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In a Hole
Fall
In a Hole
Genres: Alternative Rock, World Music, Rock
 
  •  Track Listings (22) - Disc #1

For years, Fall In A Whole was one of The Fall's most obscure albums, originally surfacing on an obscure New Zealand label as an authorized bootleg of a 1982 Fall show recorded in Auckland. That label, Flying Nun, later be...  more »

      
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CD Details

All Artists: Fall
Title: In a Hole
Members Wishing: 0
Total Copies: 0
Label: Castle
Original Release Date: 1/1/2006
Re-Release Date: 2/6/2006
Album Type: Import
Genres: Alternative Rock, World Music, Rock
Styles: Hardcore & Punk, New Wave & Post-Punk, Europe, British Isles
Number of Discs: 2
SwapaCD Credits: 2
Other Editions: An Introduction to Lonnie Donegan
UPC: 5050749412256

Synopsis

Album Description
For years, Fall In A Whole was one of The Fall's most obscure albums, originally surfacing on an obscure New Zealand label as an authorized bootleg of a 1982 Fall show recorded in Auckland. That label, Flying Nun, later became one of the great indie labels of the '80s and '90s, and so Fall In A Whole was reissued on CD, its original LP-plus-EP configuration just fitting onto one disc. The song selection draws heavily from the band's then-recent Hex Enduction Hour and Room To Live albums, and the band's two-drummer lineup sounds as if it had been playing together for decades. This is a band able to navigate leader Mark E. Smith's stop-on-a-dime arrangements flawlessly. Smith is at his most explosive, delivering the Falklands War diatribe "Marquis Cha Cha" and the virulent "Mere Pseud Mag Ed," among other didactic outbursts, with a characteristic blend of humor and venom. Castle. 2005.
 

CD Reviews

BOOM BOOM BOOM!!
Alastair McLean | Wellington, New Zealand | 01/18/2007
(3 out of 5 stars)

"Along time ago when I was a lad I owned this on vinyl. It was a big deal in New Zealand when it was released, being as it was the first time an established UK alternative act had been released on a local label (Flying Nun). The music was great and it became a bit of a cultural icon. Short of cash later I foolishly sold it. So now, 20 something years later, comes the official "remastered" CD re-issue (as opposed to dodgy bootleg versions). It has been taken from a clean vinyl copy supplied by the original label.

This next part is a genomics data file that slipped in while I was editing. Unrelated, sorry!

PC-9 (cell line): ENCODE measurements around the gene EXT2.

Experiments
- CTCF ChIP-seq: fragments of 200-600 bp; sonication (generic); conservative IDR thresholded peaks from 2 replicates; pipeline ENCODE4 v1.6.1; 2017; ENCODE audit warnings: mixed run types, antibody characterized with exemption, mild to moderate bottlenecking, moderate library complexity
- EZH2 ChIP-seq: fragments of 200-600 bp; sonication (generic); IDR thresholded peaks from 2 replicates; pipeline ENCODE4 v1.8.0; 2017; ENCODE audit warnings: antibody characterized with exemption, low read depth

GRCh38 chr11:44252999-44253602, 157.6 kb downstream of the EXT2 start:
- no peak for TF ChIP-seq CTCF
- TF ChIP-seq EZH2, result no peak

I put this in my CD player and started to nod off in a blissful nostalgic haze. The first track was just like I remembered, and it was good, then during the second track something ugly and obtrusive happened. The bass drum kicked in for the first time in anger and that was all you could hear! This has got to be the worst job of digital transfering I've ever heard!! Whoever did this figured vinyl sounds a bit thin so they've overcompensated by turning the bass drum into a massive and oppressive heartbeat eliminating everything else. I mean I have to EQ the bass frequencies down to almost zero and it's still too damn loud. Actually most of the sound is a little too "hot" in a digital sense. Hint for the future for those responsible: red means DON'T GO THERE in digital recording!!! Perversely they don't bother to re-EQ "The English Scheme" to clarify the weedy sound, so it sounds even thinner in comparison to the other tracks than it originally did on vinyl.

This still gets 3 stars because musically this is the finest recording from the early years of The Fall and features incredible renditions of classics like "Fantastic Life", "Lie Dream of a Casino Soul" and "Hip Priest". "The Classical" still sends shivers down the spine despite the elephantine heart palpitations from the bass end of things. "Backdrop" goes on too long and was the reason I foolishly sold the original vinyl, but it's easy to avoid. "Room to live" and "Solicitor in Studio" are better than the studio versions on that LP, and "The Man Whose Head Expanded" sounds much sharper than the original single, which tried to be too clever in the studio.

The second disc features a bunch of bonus tracks from other gigs on the same New Zealand tour which are a worthy addition. The piss-take of Deep Purple in "C'n'C" is hilarious, "The Container Drivers" hurtles along like a runaway trailer and "Slates, slags etc" is a powerful way to end things and features the closest to live improvisation you will ever hear from The Fall. Two chords spread over 8 minutes may sound like a dirge but it's the energy that carries it the whole way. This track alone compensates for the overall dodgy sound quality.

Fans of The Fall should get this, which means you, since no one else is likely to be reading this. But if you ever come across a copy of the original vinyl (you wish), get that instead and hear what it SHOULD sound like.

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